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disoriented
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icon Tetris-tiling the square (+1)  
In this problem, you are given a square grid of spaces (with some spaces colored and some not).



The goal is to fully tile the grid with tetrominoes (with no overlap).

Tetrominoes (Tetris pieces) are always green, yellow, or blue exactly as depicted here. Green means that piece segment is attached to the rest of the piece on 1 of its sides, yellow 2 sides, and blue 3 sides. Pieces can be rotated and/or reflected.



A color on the grid means the piece segment there must match the color. White matches any color.

Solution:


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[Last edited by disoriented at 12-27-2014 12:44 AM]
12-27-2014 at 12:36 AM
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disoriented
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icon Re: Tetris-tiling the square (0)  
Now solve this grid:



Can this be modeled as an Exact Cover problem?

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12-27-2014 at 12:41 AM
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Kallor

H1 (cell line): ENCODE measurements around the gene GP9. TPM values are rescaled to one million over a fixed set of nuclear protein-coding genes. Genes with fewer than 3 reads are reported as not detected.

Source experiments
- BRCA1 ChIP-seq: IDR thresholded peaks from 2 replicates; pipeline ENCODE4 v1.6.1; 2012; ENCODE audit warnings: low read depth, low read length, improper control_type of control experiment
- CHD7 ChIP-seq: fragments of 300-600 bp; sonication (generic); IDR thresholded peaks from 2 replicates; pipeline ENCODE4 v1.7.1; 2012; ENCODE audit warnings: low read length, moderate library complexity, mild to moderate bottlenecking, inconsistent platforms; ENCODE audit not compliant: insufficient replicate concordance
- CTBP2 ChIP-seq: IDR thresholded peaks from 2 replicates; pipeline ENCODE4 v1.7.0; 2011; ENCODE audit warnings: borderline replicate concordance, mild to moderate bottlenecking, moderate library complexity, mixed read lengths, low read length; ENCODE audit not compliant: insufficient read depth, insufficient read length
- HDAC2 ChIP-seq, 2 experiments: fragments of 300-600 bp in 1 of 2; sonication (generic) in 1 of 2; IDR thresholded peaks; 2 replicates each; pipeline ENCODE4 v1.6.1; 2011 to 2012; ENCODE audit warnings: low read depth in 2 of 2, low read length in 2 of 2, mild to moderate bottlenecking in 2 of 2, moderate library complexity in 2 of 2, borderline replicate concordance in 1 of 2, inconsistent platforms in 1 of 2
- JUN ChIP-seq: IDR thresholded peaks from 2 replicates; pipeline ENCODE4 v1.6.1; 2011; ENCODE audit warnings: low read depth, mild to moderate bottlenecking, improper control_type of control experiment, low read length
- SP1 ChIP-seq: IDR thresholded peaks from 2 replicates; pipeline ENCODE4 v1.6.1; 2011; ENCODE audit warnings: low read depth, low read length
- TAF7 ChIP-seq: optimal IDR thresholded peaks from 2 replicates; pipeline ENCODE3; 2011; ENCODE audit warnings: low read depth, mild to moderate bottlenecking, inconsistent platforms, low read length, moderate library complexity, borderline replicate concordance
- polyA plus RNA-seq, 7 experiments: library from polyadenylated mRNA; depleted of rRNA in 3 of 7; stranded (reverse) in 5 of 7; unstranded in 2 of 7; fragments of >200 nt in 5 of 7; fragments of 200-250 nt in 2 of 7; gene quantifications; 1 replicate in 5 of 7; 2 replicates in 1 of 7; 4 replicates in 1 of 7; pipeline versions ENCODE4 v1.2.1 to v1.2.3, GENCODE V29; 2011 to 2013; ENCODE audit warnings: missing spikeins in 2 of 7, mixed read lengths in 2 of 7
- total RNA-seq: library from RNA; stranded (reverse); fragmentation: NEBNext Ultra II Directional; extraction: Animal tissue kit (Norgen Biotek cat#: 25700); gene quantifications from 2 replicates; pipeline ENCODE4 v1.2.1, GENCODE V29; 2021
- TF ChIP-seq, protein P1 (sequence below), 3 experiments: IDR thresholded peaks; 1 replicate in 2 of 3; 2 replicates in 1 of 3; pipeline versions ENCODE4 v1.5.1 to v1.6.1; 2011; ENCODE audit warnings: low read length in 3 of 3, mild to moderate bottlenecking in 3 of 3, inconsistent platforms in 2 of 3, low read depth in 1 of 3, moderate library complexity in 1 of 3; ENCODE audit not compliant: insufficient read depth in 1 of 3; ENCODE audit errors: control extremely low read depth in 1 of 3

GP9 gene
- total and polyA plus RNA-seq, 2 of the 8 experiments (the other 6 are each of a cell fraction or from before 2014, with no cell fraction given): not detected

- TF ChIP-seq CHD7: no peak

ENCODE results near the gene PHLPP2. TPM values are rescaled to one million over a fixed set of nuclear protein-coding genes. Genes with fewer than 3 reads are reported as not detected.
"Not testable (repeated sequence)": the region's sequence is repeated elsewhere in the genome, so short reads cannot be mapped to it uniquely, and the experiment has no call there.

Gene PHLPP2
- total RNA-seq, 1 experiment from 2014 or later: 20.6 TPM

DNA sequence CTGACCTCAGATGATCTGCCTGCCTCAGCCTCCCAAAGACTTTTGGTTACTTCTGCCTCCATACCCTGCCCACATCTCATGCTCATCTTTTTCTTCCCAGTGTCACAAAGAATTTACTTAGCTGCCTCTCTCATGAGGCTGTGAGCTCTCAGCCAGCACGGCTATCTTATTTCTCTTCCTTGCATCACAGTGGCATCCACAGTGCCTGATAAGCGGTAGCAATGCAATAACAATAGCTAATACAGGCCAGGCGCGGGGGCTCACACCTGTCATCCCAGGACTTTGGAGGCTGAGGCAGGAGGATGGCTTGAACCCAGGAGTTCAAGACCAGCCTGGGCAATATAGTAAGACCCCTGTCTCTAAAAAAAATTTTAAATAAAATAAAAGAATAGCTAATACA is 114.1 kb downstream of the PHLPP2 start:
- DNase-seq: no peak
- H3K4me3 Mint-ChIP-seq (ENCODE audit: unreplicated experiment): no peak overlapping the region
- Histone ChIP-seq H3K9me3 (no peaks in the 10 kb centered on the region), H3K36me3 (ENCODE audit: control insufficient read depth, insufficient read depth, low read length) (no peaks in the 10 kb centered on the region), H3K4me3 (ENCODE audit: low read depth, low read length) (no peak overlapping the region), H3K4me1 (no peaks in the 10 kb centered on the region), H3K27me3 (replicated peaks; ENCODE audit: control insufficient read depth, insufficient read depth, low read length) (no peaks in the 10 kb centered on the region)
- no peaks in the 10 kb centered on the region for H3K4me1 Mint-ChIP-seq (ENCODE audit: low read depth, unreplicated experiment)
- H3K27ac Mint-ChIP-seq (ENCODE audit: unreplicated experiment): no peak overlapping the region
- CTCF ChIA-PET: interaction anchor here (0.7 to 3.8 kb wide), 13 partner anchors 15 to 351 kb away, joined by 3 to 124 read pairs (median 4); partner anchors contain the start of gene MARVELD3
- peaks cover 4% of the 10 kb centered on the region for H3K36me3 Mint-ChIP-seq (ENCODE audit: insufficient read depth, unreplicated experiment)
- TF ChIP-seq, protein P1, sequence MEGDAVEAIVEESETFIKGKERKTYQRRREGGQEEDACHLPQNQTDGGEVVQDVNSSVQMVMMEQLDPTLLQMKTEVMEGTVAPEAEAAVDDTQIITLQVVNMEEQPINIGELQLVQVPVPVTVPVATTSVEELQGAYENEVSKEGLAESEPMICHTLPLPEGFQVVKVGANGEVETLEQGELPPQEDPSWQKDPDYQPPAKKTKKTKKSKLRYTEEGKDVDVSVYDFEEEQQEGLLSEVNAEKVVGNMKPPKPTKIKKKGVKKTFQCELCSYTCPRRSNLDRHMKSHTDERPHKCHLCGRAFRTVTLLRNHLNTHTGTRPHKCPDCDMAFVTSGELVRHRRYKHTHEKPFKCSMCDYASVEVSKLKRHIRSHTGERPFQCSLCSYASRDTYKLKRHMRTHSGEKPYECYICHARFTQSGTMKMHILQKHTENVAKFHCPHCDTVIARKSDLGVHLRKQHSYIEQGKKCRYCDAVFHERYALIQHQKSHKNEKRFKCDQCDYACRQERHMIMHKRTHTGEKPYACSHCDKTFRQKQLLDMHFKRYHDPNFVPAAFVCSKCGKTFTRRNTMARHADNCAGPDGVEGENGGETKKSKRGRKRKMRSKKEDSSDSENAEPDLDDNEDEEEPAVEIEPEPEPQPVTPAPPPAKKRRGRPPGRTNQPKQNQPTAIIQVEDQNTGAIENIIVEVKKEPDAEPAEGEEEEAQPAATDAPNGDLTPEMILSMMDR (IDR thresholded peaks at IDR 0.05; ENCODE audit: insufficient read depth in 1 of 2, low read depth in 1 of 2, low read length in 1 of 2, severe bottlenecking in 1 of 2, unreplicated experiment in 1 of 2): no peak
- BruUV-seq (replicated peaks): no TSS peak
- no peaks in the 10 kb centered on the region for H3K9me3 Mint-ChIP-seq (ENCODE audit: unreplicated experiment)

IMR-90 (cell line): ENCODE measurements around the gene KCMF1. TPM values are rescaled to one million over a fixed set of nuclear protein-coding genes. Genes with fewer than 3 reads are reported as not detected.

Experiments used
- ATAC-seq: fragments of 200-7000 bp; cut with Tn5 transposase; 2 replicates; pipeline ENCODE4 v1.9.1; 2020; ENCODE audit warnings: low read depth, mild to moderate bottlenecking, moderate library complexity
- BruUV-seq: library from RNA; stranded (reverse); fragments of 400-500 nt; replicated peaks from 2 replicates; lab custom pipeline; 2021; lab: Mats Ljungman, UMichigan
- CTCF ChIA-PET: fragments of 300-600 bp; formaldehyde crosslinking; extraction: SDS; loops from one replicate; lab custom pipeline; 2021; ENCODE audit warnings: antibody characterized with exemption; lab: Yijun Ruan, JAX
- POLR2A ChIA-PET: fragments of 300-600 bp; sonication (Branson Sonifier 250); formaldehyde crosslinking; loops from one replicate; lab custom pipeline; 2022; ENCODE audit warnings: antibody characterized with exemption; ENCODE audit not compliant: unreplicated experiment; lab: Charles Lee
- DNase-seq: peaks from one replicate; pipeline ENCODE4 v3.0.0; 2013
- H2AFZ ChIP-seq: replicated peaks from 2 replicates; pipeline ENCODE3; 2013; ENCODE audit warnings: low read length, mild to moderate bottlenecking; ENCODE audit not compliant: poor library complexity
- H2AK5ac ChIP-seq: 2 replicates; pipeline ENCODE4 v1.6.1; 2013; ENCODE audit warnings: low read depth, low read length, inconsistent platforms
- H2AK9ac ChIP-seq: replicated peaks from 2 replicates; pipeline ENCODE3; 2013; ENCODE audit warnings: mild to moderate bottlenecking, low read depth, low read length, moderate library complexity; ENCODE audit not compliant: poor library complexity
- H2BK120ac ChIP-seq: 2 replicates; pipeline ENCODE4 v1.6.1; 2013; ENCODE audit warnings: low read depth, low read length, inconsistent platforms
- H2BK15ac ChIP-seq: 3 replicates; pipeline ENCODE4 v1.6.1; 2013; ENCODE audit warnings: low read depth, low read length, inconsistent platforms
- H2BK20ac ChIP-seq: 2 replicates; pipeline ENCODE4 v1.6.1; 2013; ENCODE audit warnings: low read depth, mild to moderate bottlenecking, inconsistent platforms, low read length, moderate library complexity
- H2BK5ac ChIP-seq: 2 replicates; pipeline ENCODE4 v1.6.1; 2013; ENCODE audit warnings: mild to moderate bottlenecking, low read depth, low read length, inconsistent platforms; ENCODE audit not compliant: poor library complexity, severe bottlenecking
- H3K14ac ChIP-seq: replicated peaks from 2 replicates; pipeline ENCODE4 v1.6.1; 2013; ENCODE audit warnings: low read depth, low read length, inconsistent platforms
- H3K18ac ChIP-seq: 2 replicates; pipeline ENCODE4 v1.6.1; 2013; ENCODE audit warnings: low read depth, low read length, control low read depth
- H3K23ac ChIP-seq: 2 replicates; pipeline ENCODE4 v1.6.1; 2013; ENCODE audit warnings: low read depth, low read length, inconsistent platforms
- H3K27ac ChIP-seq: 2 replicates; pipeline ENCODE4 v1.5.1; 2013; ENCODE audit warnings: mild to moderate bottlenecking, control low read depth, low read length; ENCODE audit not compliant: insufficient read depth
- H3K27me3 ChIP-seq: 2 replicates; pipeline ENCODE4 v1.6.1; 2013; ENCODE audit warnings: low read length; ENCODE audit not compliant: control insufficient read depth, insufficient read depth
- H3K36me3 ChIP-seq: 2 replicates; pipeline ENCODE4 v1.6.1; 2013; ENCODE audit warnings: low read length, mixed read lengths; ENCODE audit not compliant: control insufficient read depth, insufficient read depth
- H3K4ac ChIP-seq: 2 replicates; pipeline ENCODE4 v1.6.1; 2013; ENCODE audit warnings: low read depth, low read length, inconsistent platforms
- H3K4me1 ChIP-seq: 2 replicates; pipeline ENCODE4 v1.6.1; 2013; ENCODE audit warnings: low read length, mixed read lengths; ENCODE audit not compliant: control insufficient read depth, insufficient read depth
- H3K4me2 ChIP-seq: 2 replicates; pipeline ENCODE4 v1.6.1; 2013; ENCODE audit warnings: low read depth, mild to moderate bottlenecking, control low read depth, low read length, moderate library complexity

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icon Re: Tetris-tiling the square (0)  
Fun!

I'd say the problem directly satisfies the definition or exact cover problem. That is, X is the grid and S consists of those tetris blocks that do not violate any of the colorings given in the beginning.

http://en.wikipedia.org/wiki/Exact_cover

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Kallor
12-27-2014 at 01:27 PM
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disoriented
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icon Re: Tetris-tiling the square (0)  
Well done.

Did you write a solver, or do it via deductions and guesses?

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[Last edited by disoriented at 12-27-2014 06:27 PM]
12-27-2014 at 06:26 PM
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Kallor
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icon Re: Tetris-tiling the square (0)  
I used deduction, mspaint is pretty convenient for making a hypothesis, string of deductions and undoing everything after a contradiction.

I guess you could write a solver using this Knuth's Dancing links algorithm advertised on Wikipedia.

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[Last edited by Kallor at 12-27-2014 07:00 PM]
12-27-2014 at 06:56 PM
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disoriented
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icon Re: Tetris-tiling the square (0)  
For DLX, I'd guess you'd have a constraint column in the matrix for each square being filled, and then each colored square being satisfied? How would your rows be structured? It seems like you'd need a row for every possible placement of tiles.